In 1998, aged 22, Mark Pollock had the world at his feet. Having read Business and Economics at Trinity College, he looked all set to graduate and take up a post in the Square Mile.
But then, tragedy struck. He had always had eyesight problems: indeed he had been diagnosed as near-sighted aged 18 months. But this time it was different. He underwent surgery to no avail. Mark, an avid rower and all-round sport Billy, was now blind.
That medical detail was never going to come between the Belfast-born adrenalin junkie and his dreams. In 2002, the adventurer, athlete and kayaker won bronze and silver medals for Northern Ireland in the 2002 Commonwealth Rowing Championships. In 2003, he ran six marathons in seven days across the Gobi Desert. In 2004, he completed the North Pole Arctic Marathon. In 2009, became the first blind man to reach the South Pole.
Within a year, some weeks away from his wedding, a freak fall from a second storey window left Mark Pollock paralysed. Unbreakable charts this extraordinary man's attempts to get back on the adventure circuit. And there's more to the story than that.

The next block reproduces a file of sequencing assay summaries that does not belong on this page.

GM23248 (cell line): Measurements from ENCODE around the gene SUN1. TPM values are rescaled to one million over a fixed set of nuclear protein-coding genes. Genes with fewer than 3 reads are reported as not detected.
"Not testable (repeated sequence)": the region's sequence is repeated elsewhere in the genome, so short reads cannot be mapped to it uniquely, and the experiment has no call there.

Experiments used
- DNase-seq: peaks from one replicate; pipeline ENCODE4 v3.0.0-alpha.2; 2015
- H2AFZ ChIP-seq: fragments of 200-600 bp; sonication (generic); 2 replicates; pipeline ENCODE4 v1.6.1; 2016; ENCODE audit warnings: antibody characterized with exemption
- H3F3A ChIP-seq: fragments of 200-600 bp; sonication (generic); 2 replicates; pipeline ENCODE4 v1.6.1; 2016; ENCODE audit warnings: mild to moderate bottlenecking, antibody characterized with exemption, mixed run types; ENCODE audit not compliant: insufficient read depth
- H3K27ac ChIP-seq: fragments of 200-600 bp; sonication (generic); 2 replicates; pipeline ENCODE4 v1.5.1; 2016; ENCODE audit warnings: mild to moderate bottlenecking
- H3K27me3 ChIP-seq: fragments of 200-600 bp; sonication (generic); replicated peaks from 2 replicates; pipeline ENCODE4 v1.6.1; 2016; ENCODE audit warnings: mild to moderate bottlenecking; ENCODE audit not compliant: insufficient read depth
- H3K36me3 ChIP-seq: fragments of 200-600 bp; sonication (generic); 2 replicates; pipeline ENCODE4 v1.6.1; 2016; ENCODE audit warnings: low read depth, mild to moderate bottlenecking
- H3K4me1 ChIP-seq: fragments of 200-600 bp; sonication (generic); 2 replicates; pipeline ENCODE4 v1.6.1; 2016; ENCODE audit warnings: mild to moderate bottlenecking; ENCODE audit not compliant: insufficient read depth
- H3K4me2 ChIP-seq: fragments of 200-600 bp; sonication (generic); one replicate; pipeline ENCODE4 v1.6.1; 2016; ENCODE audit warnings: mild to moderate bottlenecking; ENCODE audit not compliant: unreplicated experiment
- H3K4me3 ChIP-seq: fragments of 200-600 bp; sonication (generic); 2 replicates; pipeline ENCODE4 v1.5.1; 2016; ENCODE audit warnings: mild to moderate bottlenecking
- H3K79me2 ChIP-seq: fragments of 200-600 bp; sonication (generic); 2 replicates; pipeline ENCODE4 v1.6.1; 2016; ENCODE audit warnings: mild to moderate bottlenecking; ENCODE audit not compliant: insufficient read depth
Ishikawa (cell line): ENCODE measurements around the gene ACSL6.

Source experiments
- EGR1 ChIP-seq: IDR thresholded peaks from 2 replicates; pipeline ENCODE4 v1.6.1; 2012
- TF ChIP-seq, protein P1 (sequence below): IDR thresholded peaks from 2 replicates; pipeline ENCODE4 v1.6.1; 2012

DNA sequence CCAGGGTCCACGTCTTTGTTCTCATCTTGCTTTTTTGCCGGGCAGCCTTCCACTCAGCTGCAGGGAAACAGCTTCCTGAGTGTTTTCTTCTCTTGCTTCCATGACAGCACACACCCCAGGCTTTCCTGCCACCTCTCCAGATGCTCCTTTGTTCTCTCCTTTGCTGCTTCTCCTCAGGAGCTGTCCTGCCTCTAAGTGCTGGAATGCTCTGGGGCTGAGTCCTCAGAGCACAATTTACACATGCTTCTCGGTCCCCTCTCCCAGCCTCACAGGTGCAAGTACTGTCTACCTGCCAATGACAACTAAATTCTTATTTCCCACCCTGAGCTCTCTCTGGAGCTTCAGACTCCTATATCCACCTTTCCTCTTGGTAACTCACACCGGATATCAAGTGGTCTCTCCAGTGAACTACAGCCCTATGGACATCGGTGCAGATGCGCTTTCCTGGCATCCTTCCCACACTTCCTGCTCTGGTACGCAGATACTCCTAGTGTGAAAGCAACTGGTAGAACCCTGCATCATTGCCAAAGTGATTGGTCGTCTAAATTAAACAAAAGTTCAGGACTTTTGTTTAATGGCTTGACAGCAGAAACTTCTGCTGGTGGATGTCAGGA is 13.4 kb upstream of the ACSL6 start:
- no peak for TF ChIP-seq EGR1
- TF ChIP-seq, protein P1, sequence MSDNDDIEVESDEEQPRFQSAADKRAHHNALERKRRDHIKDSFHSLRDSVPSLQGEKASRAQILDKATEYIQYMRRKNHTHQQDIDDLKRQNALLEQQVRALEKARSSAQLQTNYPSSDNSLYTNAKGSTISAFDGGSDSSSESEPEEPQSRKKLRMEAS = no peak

Ross Whitaker's boxing doc Saviours never fell into an easy Rocky rhythm and Unbreakable is equally wary of formulaic arcs. Watching this new film, one is reminded of Lucy Walker's thoughtful portrait of the injured snowboarder Kevin Pearce in The Crash Reel. Later, Whitaker and Pollock shift the tone towards campaigning.
At times the music swells a little too earnestly, and the flashbacks to earlier, easier times come thick and fast, but these heightened, life-affirming tropes frame the admirably stoical Ulsterman very nicely. He tells us that he cried every day for months when he broke his back.
The film equally belongs to Simone George, a dance teacher and Pollock's fiancée. His infinite capacity for bravery is perfectly matched by her infinite capacity for patience.